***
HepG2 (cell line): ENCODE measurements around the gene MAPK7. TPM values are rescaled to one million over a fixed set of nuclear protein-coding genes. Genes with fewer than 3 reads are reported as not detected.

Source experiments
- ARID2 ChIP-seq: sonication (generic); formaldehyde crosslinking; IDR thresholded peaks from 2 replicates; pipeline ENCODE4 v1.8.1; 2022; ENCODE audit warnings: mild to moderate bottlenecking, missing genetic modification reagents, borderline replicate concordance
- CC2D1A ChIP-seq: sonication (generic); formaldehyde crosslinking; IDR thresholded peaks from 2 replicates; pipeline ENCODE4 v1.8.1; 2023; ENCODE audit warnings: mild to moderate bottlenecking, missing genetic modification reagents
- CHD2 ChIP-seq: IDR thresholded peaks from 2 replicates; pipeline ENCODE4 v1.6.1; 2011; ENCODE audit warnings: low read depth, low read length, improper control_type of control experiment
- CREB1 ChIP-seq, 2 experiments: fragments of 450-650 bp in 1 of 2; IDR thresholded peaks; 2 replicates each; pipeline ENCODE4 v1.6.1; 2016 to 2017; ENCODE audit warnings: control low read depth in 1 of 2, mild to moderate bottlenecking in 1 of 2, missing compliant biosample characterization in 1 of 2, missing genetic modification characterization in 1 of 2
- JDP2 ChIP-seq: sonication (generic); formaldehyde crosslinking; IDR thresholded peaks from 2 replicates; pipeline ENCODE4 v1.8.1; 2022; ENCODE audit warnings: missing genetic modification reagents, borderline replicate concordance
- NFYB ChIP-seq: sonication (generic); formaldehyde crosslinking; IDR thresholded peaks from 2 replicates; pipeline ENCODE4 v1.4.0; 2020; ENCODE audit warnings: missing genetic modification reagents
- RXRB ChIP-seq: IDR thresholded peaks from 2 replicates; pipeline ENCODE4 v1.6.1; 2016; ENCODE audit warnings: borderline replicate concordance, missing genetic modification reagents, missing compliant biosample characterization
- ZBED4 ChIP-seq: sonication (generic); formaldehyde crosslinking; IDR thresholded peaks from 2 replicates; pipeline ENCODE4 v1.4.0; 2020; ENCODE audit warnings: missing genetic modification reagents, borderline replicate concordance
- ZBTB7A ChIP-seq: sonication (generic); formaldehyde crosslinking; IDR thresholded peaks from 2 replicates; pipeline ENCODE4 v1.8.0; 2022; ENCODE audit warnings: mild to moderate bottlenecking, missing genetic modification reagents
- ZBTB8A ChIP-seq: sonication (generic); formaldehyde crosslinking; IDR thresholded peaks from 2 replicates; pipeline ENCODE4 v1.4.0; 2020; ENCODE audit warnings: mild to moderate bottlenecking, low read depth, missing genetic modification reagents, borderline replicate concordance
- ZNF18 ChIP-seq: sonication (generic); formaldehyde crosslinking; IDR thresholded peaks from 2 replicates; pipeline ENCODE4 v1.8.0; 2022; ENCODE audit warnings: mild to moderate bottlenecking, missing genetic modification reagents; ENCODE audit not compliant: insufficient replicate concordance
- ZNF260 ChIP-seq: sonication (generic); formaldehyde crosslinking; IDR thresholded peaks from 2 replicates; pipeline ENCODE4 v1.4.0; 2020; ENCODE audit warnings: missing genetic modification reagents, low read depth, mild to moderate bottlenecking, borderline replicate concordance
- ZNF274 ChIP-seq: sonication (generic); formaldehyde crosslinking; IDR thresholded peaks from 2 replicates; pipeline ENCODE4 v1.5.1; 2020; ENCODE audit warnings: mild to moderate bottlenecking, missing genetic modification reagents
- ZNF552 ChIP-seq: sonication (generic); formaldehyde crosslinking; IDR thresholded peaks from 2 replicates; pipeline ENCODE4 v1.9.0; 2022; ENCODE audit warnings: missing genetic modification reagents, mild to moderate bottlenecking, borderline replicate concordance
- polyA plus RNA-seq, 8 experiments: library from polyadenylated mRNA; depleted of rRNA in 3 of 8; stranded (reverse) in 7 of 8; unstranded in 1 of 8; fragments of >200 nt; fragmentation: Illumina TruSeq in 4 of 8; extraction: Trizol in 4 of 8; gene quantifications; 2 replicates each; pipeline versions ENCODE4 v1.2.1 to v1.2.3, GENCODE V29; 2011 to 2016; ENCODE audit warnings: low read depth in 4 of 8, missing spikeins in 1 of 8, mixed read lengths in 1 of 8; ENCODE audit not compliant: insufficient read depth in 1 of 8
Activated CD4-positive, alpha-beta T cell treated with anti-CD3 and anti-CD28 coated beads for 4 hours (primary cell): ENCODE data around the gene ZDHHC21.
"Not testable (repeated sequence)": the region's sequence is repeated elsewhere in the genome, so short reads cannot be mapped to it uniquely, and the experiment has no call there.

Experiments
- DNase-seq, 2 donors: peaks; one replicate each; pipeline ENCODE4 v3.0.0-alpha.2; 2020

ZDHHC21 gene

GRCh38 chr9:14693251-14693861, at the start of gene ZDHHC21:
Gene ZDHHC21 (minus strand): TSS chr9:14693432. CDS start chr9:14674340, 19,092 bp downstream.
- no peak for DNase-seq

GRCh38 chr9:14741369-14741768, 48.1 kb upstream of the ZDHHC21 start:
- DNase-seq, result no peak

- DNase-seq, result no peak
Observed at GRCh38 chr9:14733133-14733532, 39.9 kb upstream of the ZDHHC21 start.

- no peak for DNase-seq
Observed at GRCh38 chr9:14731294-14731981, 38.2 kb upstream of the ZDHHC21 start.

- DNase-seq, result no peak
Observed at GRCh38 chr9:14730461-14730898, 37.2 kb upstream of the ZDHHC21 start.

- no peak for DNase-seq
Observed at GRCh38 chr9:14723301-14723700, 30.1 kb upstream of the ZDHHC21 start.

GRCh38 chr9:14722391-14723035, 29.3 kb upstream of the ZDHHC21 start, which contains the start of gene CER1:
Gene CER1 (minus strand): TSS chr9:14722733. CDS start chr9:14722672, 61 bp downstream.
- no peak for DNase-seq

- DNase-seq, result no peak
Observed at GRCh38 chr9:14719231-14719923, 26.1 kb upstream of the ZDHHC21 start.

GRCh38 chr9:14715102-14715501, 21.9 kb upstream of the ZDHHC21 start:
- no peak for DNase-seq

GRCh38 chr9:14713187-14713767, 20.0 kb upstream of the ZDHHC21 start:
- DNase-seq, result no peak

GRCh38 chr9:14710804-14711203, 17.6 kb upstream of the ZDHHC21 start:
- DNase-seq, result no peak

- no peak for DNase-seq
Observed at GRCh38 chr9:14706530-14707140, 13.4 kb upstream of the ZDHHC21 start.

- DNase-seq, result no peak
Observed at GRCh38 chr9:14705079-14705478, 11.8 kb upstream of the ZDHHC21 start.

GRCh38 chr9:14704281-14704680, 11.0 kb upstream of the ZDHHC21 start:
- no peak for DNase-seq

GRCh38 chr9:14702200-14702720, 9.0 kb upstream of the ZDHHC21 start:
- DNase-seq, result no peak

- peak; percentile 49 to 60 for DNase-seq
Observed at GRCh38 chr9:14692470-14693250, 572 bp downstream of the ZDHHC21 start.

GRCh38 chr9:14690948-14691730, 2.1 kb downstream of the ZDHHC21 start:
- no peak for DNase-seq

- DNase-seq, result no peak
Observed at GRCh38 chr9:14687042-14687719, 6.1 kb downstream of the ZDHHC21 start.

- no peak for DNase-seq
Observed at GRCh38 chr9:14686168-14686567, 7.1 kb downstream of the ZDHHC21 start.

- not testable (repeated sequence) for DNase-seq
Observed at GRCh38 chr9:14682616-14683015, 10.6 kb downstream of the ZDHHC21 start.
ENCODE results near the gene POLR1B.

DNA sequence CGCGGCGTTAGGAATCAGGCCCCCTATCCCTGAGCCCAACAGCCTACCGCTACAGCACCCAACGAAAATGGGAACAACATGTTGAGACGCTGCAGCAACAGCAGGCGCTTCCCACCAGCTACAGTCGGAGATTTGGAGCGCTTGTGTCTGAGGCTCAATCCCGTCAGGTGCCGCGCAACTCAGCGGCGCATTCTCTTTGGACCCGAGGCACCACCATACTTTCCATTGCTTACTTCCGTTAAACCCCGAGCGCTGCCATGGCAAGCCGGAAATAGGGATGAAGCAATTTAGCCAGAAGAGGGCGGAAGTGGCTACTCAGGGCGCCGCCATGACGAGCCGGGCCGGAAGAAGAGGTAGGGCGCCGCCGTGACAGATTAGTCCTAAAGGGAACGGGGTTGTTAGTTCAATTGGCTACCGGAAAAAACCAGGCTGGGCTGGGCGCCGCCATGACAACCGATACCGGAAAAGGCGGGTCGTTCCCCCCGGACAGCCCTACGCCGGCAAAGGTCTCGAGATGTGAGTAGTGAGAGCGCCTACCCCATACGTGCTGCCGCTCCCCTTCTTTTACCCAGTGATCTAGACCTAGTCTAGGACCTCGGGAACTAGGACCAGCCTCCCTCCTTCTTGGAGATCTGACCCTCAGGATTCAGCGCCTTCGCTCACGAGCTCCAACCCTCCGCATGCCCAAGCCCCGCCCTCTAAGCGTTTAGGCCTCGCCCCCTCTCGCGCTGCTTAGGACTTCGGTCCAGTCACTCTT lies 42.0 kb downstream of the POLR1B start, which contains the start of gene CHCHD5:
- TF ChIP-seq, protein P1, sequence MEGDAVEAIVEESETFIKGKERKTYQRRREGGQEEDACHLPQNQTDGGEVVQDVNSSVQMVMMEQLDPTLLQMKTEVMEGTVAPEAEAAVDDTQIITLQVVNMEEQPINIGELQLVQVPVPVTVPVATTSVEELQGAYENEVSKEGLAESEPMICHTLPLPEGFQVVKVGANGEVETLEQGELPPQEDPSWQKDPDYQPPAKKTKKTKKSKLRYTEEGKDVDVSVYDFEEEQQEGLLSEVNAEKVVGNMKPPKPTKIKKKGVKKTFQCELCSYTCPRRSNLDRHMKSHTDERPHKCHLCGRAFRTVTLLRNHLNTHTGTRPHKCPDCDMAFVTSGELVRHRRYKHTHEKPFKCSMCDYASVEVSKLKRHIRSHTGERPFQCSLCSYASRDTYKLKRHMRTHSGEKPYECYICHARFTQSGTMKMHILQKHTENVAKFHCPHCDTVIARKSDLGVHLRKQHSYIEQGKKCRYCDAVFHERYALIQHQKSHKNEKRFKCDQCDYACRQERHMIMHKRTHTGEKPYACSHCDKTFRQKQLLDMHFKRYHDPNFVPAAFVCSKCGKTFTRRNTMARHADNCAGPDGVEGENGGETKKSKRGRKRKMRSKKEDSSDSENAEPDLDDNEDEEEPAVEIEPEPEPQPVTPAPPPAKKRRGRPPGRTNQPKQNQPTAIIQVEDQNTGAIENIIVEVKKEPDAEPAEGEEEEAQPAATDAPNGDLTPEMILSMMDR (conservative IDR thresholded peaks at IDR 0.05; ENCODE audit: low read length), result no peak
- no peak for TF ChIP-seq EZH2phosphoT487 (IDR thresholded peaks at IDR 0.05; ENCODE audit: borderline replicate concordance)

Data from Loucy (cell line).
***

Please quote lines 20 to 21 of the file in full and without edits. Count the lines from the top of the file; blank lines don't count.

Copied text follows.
Experiments
- DNase-seq, 2 donors: peaks; one replicate each; pipeline ENCODE4 v3.0.0-alpha.2; 2020